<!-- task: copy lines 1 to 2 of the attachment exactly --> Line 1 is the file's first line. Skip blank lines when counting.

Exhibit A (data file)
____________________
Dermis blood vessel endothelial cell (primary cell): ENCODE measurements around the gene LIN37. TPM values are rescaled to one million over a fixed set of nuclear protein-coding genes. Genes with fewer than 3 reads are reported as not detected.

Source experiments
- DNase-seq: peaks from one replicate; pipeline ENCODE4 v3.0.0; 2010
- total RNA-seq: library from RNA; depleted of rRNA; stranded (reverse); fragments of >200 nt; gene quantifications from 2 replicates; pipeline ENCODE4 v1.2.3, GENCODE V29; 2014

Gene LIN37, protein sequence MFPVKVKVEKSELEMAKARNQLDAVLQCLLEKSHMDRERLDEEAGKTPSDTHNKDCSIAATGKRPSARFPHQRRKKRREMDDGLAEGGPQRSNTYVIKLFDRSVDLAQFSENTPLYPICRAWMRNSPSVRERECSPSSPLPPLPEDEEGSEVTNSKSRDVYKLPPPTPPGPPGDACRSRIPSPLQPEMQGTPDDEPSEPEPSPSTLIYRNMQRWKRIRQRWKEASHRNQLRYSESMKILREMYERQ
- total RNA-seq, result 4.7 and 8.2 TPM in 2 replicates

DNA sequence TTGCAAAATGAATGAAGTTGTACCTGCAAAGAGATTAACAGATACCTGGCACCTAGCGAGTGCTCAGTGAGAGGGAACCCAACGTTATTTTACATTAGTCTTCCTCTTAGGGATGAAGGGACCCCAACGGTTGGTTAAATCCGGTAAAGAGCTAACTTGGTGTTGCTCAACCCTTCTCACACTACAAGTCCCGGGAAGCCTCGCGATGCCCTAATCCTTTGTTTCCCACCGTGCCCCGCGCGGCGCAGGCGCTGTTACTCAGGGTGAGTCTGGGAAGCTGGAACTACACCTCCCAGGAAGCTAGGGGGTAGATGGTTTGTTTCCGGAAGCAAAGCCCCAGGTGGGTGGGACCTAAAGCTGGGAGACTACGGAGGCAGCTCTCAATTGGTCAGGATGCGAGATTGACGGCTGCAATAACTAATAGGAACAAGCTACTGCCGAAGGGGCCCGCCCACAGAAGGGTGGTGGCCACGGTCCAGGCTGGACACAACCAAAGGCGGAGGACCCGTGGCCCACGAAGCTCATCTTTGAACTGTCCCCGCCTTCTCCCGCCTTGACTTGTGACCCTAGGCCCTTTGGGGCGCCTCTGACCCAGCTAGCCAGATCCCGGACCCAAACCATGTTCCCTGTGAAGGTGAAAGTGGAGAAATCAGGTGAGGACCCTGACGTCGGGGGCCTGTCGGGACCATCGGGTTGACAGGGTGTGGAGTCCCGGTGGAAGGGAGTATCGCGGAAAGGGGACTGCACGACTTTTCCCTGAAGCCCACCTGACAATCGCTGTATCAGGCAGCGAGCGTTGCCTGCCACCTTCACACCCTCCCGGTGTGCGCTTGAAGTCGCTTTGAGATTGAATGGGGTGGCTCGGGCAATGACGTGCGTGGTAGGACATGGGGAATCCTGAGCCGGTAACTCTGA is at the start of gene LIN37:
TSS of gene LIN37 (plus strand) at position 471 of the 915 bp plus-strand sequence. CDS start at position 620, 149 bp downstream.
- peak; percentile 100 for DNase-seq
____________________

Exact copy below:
Dermis blood vessel endothelial cell (primary cell): ENCODE measurements around the gene LIN37. TPM values are rescaled to one million over a fixed set of nuclear protein-coding genes. Genes with fewer than 3 reads are reported as not detected.

Source experiments